Theory and Decision

, Volume 60, Issue 2–3, pp 315–334 | Cite as

Error Propagation in the Elicitation of Utility and Probability Weighting Functions

  • Pavlo BlavatskyyEmail author


Elicitation methods in decision-making under risk allow us to infer the utilities of outcomes as well as the probability weights from the observed preferences of an individual. An optimally efficient elicitation method is proposed, which takes the inevitable distortion of preferences by random errors into account and minimizes the effect of such errors on the inferred utility and probability weighting functions. Under mild assumptions, the optimally efficient method for eliciting utilities and probability weights is the following three-stage procedure. First, a probability is elicited whose subjective weight is one half. Second, the utility function is elicited through the midpoint chaining certainty equivalent method using the probability elicited at the first stage. Finally, the probability weighting function is elicited through the probability equivalent method.


cumulative prospect theory decision theory elicitation von Neumann–Morgenstern utility probability weighting rank-dependent expected utility 

Jel classification

C91 D81 


Unable to display preview. Download preview PDF.

Unable to display preview. Download preview PDF.


  1. Abdellaoui, M. 2000Parameter-free elicitation of utility and probabilitity weighting functionsManagement Science4614971512CrossRefGoogle Scholar
  2. Abdellaoui, M., Bleichrodt, H. and Paraschiv, C. (2004). Measuring loss aversion under prospect theory: parameter-free approach, GRID, ESTP & ENSAM Working Paper.Google Scholar
  3. Bleichrodt, H., Pinto, J.L. 2000A parameter-free elicitation of the probability weighting function in medical decision analysisManagement Science4614851496CrossRefGoogle Scholar
  4. Camerer, C. 1989An experimental test of several generalized utility theoriesJournal of Risk and Uncertainty261104CrossRefGoogle Scholar
  5. Etchart-Vincent, N. 2004Is probability weighting sensitive to the magnitude of consequences? An experimental investigation on lossesJournal of Risk and Uncertainty28217235CrossRefGoogle Scholar
  6. Farquhar, P. 1984Utility assessment methodsManagement Science3012831300Google Scholar
  7. Fennema, H., assen, M. 1998Measuring the utility of losses by means of the trade-off methodJournal of Risk and Uncertainty17277296CrossRefGoogle Scholar
  8. Gonzalez, R., Wu, G. 1999On the shape of the probability weighting functionCognitive Psychology38129166CrossRefGoogle Scholar
  9. Ghirardato, P., Maccheroni, F., Marinacci, M., Siniscalchi, M. 2003A subjective spin on roulette wheelsEconometrica7118971908CrossRefGoogle Scholar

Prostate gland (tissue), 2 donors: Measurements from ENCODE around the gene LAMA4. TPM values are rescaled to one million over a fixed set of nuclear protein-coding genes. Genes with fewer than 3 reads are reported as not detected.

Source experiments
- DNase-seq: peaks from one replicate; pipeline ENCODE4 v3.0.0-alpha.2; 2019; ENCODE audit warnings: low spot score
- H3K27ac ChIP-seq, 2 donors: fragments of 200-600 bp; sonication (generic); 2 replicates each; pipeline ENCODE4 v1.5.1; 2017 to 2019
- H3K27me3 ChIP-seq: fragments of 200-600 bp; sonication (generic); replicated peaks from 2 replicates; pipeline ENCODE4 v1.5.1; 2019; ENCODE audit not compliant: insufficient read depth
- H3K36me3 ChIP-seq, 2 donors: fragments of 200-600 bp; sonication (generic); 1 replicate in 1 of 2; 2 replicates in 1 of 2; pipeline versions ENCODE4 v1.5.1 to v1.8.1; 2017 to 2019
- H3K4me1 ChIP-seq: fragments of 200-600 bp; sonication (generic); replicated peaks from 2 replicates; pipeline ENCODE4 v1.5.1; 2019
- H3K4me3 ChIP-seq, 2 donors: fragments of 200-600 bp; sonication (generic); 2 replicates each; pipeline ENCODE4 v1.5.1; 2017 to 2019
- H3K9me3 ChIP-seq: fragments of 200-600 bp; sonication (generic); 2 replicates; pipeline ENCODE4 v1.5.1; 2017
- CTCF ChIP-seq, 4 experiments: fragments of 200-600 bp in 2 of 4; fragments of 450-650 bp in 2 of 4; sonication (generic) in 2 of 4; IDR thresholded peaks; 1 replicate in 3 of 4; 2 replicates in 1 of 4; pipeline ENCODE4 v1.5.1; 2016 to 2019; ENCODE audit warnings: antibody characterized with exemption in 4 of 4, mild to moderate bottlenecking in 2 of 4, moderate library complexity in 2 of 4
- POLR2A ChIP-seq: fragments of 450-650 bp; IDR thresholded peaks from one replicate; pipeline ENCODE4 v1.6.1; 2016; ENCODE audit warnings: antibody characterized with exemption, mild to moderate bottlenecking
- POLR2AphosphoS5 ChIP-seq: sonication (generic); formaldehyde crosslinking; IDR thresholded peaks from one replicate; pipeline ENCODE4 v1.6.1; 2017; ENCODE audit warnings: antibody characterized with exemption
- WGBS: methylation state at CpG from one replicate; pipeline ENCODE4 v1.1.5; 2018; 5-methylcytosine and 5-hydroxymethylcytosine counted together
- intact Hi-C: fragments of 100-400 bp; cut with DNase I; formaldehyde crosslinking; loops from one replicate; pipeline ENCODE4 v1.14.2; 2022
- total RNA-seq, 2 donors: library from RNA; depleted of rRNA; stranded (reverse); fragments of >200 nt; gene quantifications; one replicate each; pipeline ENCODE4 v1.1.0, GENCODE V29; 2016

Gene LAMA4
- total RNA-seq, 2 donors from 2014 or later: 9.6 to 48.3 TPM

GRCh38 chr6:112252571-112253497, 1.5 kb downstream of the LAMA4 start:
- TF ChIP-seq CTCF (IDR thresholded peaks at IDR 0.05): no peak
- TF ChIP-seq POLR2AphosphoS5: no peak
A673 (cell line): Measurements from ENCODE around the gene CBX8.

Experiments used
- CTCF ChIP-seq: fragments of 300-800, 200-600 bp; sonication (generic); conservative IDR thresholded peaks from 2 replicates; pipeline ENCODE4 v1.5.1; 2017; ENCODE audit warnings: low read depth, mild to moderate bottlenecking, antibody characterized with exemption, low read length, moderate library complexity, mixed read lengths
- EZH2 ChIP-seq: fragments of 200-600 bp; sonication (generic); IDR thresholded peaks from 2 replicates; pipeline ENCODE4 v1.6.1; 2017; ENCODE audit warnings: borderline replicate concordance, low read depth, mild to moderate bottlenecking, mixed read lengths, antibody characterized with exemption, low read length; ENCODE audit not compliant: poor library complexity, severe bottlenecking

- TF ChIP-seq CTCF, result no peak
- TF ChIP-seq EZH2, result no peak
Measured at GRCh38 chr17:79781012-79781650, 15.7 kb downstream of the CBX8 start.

10. Harless, D., Camerer, C. 1994The predictive utility of generalized expected utility theoriesEconometrica6212511289Google Scholar
  11. Hershey, J., Schoemaker, P. 1985Probability versus certainty equivalence methods in utility measurement: Are they equivalent?Management Science3112131231Google Scholar
  12. Hey, J.D., Orme, C. 1994Investigating generalisations of expected utility theory using experimental dataEconometrica6212911326Google Scholar
  13. Karmarkar, U. 1978Subjectively weighted utility: A descriptive extension of the expected utility modelOrganizational Behavior and Human Performance216172CrossRefGoogle Scholar
  14. Keeney, R., Raiffa, H. 1976Decisions with Multiple Objectives: Preferences and Value TradeoffsWileyNew YorkGoogle Scholar
  15. Krzysztofowicz, R., Duckstein, L. 1980Strength of preference and risk attitude in utility measurementOrganizational Behavior and Human Performance3188113CrossRefGoogle Scholar
  16. McCord, M., Neufville, R. 1986‘Lottery Equivalents’: Reduction of the certainty effect problem in utility assessmentManagement Science325660Google Scholar
  17. Quiggin, J. 1982A theory of anticipated utilityJournal of Economic Behavior and Organization3323343CrossRefGoogle Scholar
  18. Ronen, J. 1973Effects of some probability displays on choicesOrganizational Behavior and Human Performance9115CrossRefGoogle Scholar
  19. Smith, V.L., Walker, J. 1993Monetary rewards and decision cost in experimental economicsEconomic Inquiry31245261CrossRefGoogle Scholar
  20. Starmer, Ch., Sugden, R. 1989Probability and juxtaposition effects: An experimental investigation of the common ratio effectJournal of Risk and Uncertainty2159178CrossRefGoogle Scholar
  21. Tversky, A., Kahneman, D. 1992Advances in prospect theory: Cumulative representation of uncertaintyJournal of Risk and Uncertainty5297323CrossRefGoogle Scholar
  22. Winterfeldt, D., Edwards, W. 1986Decision Analysis and Behavioral ResearchCambridge University PressCambridgeGoogle Scholar
  23. Wakker, P.P., Deneffe, D. 1996Eliciting von Neumann–Morgenstern utilities when probabilities are distorted or unknownManagement Science4211311150CrossRefGoogle Scholar
  24. Wu, G. 1994An Empirical Test of Ordinal IndependenceJournal of Risk and Uncertainty93960CrossRefGoogle Scholar

Copyright information

© Springer 2006

Authors and Affiliations

  1. 1.Institute for Empirical Research in EconomicsUniversity of ZurichZurichSwitzerland

Personalised recommendations